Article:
Altogether these results show that miR-326 and Arrb1 inhibit CSCs self-renewal and proliferation by suppressing Hh/Gli signaling at multiple levels. Collectively, this data suggest that the previously described acetylation mechanism of Gli1 and Gli2 function [20] is a part of a regulatory Arrb1/p300-dependent circuitry in cancer context.

miR-326, pri-miR-326 and ARRB1 are coherently down regulated in human SHH-MBs

We previously reported that human SHH-MB expressed low levels of mature miR-326 [23, 33]. Taking in consideration our results in mouse models of SHH-MB we evaluated ARRB1 and pri-miR-326 expression levels in primary tumors derived from SHH-MB patients. Here we found that ARRB1 mRNA, as well as pri-miR-326, were significantly down-regulated in SHH-MBs when compared to adult cerebella (Fig. 5a and b) and their expression levels were highly correlated, as revealed by regression analysis (Fig. 5c).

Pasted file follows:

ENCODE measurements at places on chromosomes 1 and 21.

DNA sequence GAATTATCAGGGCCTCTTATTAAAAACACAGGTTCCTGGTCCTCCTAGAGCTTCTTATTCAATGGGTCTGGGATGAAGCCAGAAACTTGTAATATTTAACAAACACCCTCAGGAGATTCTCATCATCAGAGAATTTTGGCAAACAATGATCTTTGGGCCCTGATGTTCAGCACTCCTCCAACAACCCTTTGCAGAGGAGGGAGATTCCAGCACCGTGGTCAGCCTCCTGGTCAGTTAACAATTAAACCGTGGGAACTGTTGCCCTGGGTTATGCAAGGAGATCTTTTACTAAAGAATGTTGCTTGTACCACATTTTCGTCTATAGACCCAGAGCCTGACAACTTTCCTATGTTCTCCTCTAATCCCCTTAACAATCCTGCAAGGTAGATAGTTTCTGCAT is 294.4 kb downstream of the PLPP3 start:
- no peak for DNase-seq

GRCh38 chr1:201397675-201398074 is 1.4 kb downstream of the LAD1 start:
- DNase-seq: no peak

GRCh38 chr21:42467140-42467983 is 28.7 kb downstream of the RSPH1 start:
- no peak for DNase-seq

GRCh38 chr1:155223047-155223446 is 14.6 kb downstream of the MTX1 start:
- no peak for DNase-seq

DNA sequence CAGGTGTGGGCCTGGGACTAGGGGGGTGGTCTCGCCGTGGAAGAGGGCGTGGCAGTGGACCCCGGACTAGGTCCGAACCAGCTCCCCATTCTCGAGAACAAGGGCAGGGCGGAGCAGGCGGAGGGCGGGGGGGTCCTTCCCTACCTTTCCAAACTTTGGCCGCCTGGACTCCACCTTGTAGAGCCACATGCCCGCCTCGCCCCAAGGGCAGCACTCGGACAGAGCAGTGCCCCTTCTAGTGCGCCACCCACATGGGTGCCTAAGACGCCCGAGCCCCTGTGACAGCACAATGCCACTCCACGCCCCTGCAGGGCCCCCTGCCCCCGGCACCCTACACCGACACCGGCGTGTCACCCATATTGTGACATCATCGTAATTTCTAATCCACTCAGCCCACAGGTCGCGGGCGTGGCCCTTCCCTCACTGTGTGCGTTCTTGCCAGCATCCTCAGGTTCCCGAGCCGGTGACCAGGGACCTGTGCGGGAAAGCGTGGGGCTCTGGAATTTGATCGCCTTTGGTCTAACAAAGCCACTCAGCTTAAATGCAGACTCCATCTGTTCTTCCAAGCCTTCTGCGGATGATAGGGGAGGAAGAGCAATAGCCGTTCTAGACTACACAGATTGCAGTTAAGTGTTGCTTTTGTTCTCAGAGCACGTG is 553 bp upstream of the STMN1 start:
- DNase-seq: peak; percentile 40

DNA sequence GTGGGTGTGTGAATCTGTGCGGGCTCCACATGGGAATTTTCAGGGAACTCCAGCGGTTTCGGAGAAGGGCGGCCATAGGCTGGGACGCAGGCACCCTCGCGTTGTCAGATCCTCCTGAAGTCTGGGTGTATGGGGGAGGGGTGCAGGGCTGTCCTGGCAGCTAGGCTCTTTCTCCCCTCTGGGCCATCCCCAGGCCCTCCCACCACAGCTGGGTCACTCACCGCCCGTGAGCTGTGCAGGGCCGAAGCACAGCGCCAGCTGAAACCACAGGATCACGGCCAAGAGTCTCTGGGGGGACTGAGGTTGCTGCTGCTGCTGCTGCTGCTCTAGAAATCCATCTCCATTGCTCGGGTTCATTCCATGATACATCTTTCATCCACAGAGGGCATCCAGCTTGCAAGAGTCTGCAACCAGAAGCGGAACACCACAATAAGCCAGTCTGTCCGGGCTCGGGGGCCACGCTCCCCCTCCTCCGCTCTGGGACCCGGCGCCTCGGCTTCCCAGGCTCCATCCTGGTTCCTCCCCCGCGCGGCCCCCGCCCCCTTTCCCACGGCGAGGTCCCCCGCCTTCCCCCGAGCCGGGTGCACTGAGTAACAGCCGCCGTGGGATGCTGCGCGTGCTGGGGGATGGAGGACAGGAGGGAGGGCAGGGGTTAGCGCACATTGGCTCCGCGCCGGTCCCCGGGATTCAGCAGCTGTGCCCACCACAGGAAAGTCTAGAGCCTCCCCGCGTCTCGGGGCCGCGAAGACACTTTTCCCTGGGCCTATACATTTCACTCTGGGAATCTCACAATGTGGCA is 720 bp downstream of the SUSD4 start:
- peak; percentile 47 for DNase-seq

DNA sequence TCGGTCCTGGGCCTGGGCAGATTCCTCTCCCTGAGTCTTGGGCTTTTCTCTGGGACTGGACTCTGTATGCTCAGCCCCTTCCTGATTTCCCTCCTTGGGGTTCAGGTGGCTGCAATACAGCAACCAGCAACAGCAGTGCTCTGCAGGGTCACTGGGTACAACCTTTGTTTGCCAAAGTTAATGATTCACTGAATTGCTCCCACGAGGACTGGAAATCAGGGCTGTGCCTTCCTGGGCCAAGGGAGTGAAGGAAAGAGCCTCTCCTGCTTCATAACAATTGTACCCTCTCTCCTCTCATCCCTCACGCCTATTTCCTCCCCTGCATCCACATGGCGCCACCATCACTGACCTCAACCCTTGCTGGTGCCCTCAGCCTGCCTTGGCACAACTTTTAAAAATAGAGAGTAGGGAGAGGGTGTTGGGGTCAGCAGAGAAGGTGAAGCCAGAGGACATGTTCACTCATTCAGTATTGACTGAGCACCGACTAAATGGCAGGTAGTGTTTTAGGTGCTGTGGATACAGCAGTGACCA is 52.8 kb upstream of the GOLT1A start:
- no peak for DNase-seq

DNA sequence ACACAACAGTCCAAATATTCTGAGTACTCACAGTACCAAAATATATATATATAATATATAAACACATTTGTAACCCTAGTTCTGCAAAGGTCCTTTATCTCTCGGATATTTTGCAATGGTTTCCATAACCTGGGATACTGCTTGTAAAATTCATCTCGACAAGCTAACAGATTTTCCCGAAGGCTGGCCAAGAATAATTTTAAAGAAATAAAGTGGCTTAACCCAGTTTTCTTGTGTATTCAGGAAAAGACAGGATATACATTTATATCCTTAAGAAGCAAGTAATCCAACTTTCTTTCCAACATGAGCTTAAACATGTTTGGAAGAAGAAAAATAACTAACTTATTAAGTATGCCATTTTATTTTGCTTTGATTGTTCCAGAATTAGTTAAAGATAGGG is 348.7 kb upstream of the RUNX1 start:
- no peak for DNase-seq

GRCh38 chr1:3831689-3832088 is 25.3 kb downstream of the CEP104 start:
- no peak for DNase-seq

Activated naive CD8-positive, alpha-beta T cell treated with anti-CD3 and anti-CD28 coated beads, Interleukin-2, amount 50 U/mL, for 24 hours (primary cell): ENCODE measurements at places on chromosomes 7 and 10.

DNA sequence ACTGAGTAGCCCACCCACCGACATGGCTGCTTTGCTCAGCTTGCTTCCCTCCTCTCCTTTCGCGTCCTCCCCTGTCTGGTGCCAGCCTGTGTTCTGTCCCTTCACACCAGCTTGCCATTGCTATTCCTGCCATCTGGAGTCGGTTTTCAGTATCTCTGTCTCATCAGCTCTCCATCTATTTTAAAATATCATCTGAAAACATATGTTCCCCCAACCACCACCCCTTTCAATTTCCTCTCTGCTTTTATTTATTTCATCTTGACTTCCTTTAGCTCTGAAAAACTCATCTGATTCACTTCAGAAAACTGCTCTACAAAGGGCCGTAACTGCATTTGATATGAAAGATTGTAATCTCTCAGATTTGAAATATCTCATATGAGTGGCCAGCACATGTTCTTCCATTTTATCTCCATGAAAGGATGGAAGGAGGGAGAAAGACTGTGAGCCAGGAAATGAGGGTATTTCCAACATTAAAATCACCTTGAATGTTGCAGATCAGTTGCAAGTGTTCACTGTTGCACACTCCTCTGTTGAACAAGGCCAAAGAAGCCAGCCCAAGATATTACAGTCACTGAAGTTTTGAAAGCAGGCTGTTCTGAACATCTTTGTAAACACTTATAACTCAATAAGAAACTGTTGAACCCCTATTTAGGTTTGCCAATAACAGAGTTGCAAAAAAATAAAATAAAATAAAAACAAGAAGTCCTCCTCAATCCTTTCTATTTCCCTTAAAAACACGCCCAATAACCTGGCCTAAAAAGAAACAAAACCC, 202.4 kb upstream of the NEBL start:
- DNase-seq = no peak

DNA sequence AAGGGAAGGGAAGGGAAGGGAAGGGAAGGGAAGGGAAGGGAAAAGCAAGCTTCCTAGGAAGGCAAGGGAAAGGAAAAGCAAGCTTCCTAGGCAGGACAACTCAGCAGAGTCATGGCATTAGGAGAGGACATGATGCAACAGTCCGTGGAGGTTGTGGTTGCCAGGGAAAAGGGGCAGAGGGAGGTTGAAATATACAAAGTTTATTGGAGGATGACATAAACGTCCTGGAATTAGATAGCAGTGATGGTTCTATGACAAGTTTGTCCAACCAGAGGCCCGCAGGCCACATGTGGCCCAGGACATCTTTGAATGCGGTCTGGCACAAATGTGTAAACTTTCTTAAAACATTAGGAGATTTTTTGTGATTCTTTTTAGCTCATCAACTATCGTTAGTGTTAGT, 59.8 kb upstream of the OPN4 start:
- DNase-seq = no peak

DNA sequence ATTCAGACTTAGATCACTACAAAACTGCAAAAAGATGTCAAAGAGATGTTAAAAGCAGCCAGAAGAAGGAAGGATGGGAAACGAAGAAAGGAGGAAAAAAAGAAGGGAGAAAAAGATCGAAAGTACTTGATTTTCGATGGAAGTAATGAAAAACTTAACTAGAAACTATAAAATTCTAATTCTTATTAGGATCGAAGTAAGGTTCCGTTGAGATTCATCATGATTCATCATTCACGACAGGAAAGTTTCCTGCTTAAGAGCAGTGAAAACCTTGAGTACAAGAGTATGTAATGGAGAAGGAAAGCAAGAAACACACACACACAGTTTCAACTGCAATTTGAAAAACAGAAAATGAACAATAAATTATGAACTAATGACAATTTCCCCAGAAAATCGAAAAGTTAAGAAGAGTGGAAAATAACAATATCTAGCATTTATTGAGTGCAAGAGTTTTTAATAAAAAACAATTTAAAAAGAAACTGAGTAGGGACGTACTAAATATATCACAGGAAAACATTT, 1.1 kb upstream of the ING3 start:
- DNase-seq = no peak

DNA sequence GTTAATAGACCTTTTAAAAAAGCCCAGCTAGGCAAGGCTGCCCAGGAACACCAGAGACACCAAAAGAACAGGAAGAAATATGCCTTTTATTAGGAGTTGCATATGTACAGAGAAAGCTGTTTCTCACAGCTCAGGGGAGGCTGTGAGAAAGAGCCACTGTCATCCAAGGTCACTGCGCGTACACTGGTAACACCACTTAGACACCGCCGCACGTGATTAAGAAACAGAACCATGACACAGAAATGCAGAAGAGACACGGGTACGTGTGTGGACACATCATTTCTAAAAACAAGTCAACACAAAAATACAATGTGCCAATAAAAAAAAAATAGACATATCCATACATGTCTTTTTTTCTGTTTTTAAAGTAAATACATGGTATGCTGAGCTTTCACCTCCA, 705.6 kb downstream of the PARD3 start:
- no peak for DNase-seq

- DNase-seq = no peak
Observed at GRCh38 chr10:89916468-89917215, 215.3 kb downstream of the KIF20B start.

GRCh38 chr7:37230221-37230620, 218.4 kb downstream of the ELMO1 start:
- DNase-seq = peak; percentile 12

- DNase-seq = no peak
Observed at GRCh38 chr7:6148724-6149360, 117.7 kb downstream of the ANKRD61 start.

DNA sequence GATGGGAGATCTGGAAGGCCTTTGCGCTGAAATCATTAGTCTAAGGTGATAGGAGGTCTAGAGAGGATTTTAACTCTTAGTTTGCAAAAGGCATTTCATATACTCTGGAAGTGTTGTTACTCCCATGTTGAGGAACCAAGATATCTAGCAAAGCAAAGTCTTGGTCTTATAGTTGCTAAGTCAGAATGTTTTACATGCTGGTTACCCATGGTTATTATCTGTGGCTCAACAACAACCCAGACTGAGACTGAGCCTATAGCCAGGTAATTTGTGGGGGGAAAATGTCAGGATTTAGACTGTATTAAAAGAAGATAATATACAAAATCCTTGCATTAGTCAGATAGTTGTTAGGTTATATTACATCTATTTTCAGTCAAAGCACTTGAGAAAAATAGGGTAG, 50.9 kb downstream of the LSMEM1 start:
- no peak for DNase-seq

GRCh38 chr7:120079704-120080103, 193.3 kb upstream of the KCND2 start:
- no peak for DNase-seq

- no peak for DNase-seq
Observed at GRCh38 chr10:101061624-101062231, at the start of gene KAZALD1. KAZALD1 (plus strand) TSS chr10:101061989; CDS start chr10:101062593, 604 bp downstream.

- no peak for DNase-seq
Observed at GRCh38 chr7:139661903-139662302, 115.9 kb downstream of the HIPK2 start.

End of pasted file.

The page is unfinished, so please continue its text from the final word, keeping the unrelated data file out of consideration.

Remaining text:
Fig. 5

ARRB1 and pri-miR-326 expression in human SHH-MB. a Expression of ARRB1 in human primary SHH-MBs (n = 17), evaluate by qRT-PCR, compared to normal adult cerebella (NAC) ****p < 0.0001. b Expression of pri-miR-326 in human primary SHH-MBs, evaluated by qRT-PCR, compared to normal adult cerebella (NAC) ****p < 0.0001. c Linear Regression analysis of ARRB1 and pri-miR-326 levels in SHH-MB. Scatter plot show Spearman correlation ARRB1 and pri-miR-326 Ct values in each single SHH MB. r square = 0. 8424; ****p < 0.0001

Altogether these results showed that human SHH-MBs, characterized by an aberrant activation of the Hh/Gli signaling pathway, displayed a coordinated downregulation of ARRB1 and miR-326.

Discussion